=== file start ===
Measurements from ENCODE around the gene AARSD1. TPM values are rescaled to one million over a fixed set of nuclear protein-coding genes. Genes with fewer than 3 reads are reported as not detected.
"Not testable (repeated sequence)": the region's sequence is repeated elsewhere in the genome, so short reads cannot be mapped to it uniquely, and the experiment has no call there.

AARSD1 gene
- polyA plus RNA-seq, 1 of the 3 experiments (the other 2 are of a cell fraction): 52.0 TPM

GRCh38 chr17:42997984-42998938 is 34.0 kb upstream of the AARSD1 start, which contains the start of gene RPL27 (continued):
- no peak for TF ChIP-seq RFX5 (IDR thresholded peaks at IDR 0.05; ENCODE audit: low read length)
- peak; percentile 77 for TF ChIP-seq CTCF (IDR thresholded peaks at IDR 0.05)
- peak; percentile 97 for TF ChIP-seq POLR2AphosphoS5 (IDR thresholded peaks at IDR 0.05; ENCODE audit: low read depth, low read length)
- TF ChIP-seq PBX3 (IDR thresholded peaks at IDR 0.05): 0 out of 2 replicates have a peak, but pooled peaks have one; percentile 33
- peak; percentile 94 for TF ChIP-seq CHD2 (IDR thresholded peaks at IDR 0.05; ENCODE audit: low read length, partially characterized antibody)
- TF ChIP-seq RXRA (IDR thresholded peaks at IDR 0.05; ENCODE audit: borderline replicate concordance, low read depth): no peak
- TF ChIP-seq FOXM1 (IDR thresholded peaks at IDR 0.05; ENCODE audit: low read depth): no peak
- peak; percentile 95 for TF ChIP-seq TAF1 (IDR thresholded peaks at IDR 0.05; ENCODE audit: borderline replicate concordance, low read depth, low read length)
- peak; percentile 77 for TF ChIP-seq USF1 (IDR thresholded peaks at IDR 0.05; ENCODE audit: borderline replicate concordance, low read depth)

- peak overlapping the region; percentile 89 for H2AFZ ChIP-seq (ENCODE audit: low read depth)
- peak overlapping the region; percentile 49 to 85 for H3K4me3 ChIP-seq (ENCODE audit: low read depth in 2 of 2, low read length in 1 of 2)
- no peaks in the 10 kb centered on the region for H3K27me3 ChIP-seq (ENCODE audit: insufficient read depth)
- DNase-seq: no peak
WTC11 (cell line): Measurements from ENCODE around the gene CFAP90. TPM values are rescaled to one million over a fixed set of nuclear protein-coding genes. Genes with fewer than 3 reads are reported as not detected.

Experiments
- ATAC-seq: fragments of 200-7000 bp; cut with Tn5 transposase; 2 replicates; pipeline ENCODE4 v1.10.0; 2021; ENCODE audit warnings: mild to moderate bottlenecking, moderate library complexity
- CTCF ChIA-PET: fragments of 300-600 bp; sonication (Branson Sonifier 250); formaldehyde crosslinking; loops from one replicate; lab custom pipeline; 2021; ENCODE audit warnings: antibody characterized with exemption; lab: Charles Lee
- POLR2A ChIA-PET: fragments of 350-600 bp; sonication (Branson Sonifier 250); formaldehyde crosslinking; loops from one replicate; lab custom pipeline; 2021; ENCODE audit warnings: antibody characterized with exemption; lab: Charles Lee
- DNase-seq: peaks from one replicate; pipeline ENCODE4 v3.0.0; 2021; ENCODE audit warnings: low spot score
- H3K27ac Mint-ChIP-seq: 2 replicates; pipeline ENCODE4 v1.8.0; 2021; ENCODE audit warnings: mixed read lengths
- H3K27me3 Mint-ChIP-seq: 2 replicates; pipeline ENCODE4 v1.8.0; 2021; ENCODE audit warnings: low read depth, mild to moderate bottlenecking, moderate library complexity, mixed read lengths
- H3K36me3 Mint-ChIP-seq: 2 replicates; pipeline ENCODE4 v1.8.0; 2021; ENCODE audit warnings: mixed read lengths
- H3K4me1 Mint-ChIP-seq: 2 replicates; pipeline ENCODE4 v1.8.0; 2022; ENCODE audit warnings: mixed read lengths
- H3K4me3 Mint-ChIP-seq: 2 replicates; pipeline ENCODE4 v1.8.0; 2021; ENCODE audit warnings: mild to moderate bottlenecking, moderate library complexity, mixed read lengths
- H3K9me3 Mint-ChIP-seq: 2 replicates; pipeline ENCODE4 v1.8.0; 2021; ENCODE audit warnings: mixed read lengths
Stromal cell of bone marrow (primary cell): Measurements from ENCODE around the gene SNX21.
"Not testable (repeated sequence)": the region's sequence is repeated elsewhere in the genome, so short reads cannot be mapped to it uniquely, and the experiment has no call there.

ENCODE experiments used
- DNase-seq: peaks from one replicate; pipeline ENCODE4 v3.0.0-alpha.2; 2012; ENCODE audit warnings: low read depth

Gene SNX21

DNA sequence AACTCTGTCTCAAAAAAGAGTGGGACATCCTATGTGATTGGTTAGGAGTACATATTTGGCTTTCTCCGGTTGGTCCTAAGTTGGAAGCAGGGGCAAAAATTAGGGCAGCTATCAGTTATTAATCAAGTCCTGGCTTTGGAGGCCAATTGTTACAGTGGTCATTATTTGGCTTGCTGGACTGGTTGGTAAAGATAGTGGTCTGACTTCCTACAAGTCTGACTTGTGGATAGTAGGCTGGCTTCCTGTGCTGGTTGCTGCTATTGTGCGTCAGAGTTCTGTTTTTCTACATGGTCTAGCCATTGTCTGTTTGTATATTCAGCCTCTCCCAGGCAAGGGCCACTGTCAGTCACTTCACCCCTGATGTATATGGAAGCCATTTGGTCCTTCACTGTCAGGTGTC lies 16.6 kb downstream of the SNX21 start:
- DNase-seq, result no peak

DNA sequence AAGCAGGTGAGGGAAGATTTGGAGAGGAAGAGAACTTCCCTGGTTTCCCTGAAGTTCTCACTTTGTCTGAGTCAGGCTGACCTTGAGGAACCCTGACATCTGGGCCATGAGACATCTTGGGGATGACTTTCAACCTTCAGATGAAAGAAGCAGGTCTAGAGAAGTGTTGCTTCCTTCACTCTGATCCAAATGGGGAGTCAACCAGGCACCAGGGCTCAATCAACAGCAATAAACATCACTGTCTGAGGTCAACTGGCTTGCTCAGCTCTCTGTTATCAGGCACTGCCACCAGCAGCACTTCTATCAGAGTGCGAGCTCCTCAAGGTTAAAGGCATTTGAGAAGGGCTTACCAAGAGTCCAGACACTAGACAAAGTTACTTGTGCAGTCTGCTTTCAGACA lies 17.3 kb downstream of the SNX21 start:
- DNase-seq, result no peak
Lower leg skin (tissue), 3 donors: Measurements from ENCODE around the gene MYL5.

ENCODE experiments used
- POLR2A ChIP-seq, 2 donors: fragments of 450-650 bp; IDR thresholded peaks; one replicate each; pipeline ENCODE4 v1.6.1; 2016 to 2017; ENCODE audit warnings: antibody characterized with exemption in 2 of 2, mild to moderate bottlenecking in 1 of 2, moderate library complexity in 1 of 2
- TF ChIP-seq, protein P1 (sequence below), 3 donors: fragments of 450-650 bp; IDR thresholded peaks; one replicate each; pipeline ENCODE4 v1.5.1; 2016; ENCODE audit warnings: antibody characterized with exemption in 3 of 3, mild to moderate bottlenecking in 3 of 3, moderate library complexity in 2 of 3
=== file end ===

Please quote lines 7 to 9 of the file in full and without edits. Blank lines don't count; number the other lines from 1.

- peak; percentile 77 for TF ChIP-seq CTCF (IDR thresholded peaks at IDR 0.05)
- peak; percentile 97 for TF ChIP-seq POLR2AphosphoS5 (IDR thresholded peaks at IDR 0.05; ENCODE audit: low read depth, low read length)
- TF ChIP-seq PBX3 (IDR thresholded peaks at IDR 0.05): 0 out of 2 replicates have a peak, but pooled peaks have one; percentile 33